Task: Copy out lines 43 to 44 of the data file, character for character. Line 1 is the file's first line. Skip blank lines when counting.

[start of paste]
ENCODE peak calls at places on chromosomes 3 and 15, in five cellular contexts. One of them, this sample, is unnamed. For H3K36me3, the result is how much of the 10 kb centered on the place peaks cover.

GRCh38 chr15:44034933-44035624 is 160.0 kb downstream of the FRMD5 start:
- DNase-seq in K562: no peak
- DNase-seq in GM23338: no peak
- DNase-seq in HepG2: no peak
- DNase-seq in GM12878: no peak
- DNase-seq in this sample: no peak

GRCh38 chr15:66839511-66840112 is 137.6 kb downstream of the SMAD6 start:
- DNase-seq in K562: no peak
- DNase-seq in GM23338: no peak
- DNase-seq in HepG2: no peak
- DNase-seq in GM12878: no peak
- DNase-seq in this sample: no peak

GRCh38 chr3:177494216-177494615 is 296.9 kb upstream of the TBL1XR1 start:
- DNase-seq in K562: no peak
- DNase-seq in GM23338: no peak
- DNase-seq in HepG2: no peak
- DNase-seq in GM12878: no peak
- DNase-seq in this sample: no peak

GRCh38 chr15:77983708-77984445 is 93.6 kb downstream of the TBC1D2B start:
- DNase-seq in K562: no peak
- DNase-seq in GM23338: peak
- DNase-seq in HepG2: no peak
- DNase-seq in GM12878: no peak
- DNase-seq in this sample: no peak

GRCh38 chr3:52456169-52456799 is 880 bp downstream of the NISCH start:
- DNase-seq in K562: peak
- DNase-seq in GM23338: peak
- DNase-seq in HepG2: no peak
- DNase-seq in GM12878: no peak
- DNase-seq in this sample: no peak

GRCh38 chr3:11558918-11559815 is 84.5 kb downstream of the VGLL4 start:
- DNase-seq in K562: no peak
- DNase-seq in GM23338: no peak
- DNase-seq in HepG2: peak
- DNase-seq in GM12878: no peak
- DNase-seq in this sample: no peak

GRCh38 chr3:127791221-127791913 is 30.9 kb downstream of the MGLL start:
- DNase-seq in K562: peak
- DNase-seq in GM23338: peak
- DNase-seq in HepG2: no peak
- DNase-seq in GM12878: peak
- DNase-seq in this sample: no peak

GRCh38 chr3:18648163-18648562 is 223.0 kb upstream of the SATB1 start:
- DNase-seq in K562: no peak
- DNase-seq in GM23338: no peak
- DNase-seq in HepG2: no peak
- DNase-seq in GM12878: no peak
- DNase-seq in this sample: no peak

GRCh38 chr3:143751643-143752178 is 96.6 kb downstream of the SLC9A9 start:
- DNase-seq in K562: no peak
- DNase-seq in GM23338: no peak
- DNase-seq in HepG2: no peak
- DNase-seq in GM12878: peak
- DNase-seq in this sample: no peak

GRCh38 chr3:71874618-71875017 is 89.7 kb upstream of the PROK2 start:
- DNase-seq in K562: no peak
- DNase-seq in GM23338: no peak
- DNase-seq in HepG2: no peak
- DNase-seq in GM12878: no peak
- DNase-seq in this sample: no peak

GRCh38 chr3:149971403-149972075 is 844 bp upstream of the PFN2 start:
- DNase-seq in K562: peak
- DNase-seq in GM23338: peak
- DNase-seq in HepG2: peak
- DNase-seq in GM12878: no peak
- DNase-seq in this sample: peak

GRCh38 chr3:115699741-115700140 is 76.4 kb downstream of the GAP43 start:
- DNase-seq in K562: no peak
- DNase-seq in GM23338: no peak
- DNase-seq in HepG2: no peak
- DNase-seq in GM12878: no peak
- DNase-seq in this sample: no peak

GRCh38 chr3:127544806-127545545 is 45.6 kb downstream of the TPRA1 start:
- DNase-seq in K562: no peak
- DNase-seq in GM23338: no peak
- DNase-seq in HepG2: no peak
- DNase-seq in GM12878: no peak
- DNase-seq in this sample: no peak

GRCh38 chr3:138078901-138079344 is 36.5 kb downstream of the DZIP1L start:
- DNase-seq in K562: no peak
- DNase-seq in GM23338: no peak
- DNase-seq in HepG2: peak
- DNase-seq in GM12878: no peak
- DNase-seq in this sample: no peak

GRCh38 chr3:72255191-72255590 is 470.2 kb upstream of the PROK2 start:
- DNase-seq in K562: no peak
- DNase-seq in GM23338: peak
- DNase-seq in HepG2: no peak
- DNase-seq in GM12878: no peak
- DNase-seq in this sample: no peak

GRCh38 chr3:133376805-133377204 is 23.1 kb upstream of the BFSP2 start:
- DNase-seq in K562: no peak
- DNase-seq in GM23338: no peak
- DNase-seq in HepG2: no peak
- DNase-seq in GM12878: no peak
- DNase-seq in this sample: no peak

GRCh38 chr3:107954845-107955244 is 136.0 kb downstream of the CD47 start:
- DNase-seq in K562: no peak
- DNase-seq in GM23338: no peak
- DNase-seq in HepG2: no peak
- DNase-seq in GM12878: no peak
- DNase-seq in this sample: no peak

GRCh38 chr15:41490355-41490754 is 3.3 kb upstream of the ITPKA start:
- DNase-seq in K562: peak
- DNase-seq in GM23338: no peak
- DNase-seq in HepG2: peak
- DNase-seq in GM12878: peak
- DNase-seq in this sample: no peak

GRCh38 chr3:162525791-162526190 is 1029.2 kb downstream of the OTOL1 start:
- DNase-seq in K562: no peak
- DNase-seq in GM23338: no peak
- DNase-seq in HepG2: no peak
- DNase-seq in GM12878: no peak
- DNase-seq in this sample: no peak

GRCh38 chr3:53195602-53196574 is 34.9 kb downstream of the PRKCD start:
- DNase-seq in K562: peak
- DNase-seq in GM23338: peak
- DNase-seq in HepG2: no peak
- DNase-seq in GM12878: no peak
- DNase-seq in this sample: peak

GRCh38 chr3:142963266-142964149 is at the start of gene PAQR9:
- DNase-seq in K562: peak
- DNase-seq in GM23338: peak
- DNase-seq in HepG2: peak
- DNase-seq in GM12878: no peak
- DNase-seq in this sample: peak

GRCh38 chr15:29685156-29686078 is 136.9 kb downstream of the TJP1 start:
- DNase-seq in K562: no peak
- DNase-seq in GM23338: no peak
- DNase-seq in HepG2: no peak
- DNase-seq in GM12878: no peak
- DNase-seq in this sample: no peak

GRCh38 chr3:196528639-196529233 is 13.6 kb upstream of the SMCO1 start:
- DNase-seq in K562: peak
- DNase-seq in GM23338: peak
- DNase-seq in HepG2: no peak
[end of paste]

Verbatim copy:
- DNase-seq in this sample: no peak

GRCh38 chr3:18648163-18648562 is 223.0 kb upstream of the SATB1 start: